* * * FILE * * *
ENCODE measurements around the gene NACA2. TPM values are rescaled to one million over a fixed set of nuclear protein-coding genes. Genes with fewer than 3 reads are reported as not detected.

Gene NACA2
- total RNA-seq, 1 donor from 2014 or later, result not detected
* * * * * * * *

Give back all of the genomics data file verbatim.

ENCODE measurements around the gene NACA2. TPM values are rescaled to one million over a fixed set of nuclear protein-coding genes. Genes with fewer than 3 reads are reported as not detected.

Gene NACA2
- total RNA-seq, 1 donor from 2014 or later, result not detected